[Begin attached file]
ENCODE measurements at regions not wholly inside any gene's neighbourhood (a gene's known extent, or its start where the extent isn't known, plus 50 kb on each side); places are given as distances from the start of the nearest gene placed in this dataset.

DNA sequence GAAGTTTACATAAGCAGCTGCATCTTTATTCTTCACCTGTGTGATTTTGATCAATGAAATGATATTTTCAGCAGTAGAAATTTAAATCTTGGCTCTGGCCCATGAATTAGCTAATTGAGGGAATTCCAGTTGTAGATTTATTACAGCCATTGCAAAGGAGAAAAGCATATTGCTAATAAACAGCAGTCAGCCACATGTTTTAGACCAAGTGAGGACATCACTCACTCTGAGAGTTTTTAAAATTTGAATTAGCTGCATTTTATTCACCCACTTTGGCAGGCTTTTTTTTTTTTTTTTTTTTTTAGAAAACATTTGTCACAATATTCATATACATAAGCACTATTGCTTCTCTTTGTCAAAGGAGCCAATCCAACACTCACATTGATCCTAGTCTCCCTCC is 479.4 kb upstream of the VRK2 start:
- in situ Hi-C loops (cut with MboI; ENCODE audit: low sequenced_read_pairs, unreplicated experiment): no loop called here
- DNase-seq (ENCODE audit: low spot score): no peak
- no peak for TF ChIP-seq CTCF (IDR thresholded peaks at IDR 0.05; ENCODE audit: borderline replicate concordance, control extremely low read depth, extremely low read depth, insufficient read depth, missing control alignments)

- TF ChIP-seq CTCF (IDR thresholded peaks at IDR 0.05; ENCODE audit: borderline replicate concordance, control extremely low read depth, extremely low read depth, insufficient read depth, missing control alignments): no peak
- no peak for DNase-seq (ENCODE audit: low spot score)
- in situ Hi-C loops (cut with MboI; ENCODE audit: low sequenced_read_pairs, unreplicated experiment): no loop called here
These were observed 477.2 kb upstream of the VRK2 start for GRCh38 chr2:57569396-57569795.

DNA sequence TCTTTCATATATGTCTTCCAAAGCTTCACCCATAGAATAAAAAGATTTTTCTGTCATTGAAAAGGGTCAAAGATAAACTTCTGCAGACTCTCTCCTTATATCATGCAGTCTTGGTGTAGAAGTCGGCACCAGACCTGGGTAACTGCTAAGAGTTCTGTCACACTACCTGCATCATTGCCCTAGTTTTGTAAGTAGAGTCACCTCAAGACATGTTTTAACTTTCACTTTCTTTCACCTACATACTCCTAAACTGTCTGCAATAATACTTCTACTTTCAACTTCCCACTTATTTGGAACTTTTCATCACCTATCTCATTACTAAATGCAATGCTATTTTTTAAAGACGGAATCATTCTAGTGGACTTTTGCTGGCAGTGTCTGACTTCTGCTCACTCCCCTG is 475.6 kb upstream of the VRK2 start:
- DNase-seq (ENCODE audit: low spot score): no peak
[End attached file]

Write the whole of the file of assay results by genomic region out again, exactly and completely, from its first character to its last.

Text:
ENCODE measurements at regions not wholly inside any gene's neighbourhood (a gene's known extent, or its start where the extent isn't known, plus 50 kb on each side); places are given as distances from the start of the nearest gene placed in this dataset.

DNA sequence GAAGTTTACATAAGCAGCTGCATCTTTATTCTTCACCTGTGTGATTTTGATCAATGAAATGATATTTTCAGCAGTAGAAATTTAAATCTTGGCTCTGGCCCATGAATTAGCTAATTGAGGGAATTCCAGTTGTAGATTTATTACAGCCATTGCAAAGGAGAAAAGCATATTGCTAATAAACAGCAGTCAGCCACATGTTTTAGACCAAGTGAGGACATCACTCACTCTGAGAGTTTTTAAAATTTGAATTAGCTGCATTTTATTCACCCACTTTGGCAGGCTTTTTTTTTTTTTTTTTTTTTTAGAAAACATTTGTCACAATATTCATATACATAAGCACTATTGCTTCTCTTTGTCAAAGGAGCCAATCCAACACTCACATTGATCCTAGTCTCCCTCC is 479.4 kb upstream of the VRK2 start:
- in situ Hi-C loops (cut with MboI; ENCODE audit: low sequenced_read_pairs, unreplicated experiment): no loop called here
- DNase-seq (ENCODE audit: low spot score): no peak
- no peak for TF ChIP-seq CTCF (IDR thresholded peaks at IDR 0.05; ENCODE audit: borderline replicate concordance, control extremely low read depth, extremely low read depth, insufficient read depth, missing control alignments)

- TF ChIP-seq CTCF (IDR thresholded peaks at IDR 0.05; ENCODE audit: borderline replicate concordance, control extremely low read depth, extremely low read depth, insufficient read depth, missing control alignments): no peak
- no peak for DNase-seq (ENCODE audit: low spot score)
- in situ Hi-C loops (cut with MboI; ENCODE audit: low sequenced_read_pairs, unreplicated experiment): no loop called here
These were observed 477.2 kb upstream of the VRK2 start for GRCh38 chr2:57569396-57569795.

DNA sequence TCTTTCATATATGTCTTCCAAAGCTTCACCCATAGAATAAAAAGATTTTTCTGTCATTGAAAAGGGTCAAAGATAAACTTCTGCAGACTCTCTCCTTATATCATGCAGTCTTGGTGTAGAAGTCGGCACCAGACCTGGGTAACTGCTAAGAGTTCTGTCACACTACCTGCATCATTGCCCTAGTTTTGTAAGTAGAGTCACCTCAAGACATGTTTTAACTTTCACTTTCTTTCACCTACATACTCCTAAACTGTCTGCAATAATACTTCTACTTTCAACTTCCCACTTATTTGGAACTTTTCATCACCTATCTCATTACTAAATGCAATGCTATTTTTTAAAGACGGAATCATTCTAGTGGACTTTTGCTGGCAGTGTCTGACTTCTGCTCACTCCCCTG is 475.6 kb upstream of the VRK2 start:
- DNase-seq (ENCODE audit: low spot score): no peak